Fly flee? No, Fly medicate, parentally.

Flies, parasites, parent-child relations, and fly-administered drugs all figure into this study:

Fruit Flies Medicate Offspring After Seeing Parasites,” Balin Z. Kacsoh, Zachary R. Lynch, Nathan T. Mortimer, Todd A. Schlenke, Science, vol. 339, no. 6122, February 22, 2013, pp. 947-950. The authors, at Emory University, Atlanta, Georgia, explain:

“Here we describe a behavioral immune response that Drosophila melanogaster uses against endoparasitoid wasps. We found that when flies see wasps, they switch to laying eggs in alcohol-laden food sources that protect hatched larvae from infection. This change in oviposition behavior, mediated by neuropeptide F, is retained long after wasps are removed. Flies respond to diverse female larval endoparasitoids but not to males or pupal endoparasitoids, showing that they maintain specific wasp search images. Furthermore, the response evolved multiple times across the genus Drosophila. Our data reveal a behavioral immune response based on anticipatory medication of offspring and outline a nonassociative memory paradigm based on innate parasite recognition by the host.”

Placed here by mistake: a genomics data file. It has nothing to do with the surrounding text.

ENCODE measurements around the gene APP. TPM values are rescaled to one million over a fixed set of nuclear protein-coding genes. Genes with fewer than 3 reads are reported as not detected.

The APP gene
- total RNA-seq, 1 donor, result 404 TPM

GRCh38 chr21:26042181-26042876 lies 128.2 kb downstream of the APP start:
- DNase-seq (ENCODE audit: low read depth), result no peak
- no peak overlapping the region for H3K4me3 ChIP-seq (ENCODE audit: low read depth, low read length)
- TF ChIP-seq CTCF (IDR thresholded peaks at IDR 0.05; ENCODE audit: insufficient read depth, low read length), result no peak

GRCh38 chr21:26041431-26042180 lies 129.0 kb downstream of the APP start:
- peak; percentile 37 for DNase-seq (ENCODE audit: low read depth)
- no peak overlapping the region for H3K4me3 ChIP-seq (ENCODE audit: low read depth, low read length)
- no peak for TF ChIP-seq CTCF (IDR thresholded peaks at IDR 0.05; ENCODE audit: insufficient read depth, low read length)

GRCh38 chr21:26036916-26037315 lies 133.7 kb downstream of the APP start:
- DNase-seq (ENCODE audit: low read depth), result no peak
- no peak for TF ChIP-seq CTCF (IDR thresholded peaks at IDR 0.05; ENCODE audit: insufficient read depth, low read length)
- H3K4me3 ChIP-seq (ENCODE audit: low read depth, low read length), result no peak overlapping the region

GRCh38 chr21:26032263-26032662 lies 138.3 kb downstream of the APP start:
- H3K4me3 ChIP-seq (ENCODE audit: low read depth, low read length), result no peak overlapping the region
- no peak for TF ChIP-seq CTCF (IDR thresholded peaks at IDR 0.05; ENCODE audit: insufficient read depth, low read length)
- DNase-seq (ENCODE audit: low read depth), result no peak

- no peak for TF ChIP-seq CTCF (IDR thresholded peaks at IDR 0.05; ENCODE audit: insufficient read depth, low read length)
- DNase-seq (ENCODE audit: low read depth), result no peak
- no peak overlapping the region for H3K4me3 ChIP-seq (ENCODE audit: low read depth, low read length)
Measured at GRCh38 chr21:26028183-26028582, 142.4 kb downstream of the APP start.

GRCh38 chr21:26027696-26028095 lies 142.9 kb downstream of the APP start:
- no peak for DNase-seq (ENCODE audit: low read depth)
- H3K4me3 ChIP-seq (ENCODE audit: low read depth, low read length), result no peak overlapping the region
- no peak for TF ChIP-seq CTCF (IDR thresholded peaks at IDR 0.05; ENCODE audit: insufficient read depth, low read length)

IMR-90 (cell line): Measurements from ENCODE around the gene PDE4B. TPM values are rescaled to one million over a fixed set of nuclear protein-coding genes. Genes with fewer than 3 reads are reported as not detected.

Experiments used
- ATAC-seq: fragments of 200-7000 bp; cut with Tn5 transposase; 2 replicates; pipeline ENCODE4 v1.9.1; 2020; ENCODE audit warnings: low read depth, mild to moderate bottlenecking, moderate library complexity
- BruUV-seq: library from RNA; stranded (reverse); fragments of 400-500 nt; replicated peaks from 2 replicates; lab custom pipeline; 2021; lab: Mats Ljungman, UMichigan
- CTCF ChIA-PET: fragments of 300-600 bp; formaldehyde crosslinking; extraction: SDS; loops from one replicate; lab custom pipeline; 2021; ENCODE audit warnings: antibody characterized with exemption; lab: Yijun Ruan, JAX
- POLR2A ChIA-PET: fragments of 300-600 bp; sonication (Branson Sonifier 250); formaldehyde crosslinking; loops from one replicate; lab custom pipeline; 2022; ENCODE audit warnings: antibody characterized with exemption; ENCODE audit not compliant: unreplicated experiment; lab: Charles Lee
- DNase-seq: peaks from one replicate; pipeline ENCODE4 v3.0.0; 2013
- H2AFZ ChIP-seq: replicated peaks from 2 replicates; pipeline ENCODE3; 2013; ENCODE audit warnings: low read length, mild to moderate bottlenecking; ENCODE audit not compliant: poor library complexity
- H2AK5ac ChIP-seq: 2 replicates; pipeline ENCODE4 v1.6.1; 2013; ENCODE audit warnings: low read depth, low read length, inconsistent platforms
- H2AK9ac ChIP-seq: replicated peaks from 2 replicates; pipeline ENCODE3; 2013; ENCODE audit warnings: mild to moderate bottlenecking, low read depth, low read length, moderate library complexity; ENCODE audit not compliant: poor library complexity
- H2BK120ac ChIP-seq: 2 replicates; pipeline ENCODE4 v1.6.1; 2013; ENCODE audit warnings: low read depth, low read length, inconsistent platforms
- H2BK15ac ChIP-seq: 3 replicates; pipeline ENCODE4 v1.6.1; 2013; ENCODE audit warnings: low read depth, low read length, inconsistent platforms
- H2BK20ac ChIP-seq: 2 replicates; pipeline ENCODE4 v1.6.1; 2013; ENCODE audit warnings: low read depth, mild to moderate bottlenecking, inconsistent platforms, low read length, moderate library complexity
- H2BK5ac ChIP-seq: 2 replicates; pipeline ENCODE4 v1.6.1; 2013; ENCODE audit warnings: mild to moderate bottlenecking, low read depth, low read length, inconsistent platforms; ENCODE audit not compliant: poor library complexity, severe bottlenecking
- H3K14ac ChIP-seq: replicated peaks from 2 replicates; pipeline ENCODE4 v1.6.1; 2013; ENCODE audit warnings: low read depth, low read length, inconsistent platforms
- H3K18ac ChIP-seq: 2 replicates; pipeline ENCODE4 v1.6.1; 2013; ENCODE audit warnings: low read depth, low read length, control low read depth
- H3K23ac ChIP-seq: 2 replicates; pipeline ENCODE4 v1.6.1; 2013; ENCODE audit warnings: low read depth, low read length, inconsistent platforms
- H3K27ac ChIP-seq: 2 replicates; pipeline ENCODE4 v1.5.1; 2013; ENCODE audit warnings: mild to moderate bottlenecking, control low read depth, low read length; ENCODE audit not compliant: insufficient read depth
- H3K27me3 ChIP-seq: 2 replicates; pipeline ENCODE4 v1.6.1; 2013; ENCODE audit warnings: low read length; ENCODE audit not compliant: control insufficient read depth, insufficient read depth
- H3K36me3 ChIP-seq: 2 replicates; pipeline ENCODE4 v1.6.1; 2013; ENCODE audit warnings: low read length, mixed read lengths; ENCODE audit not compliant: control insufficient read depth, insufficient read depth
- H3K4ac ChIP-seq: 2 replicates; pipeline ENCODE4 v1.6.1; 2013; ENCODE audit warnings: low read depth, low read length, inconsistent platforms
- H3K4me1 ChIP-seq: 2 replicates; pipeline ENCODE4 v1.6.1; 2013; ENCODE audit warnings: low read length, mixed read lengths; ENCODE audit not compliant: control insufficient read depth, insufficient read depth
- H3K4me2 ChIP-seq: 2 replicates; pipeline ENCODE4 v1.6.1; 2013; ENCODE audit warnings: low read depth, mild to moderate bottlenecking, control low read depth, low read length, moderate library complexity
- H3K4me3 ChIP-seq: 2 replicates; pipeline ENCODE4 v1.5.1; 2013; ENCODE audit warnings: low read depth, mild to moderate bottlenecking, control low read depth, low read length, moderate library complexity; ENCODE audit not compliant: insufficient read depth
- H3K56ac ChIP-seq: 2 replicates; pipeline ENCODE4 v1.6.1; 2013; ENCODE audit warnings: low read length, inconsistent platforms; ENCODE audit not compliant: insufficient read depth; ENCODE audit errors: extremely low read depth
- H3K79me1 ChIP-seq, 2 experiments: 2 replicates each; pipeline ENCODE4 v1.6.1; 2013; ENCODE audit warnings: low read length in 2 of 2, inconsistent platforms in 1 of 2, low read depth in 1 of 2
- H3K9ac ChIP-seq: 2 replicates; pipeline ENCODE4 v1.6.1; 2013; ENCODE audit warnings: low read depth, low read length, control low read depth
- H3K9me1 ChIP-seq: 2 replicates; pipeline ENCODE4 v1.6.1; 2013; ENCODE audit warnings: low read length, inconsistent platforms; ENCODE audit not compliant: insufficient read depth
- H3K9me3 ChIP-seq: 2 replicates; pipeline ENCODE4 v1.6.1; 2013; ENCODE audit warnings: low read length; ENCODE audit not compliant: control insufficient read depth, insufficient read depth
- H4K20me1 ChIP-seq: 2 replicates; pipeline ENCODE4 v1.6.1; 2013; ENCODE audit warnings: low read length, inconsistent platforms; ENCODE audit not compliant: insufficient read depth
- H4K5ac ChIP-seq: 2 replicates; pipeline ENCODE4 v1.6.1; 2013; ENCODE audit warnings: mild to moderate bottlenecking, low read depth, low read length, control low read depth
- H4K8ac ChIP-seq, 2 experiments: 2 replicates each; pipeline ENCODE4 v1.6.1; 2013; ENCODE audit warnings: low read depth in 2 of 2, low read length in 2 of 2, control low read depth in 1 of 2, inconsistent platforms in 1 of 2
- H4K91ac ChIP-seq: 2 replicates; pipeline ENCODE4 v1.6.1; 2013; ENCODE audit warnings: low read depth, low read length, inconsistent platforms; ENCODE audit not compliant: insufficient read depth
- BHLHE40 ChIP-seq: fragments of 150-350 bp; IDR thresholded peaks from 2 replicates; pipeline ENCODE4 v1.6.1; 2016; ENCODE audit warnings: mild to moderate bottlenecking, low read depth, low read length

(Thanks to investigator Erno Charles for bringing this to our attention.)

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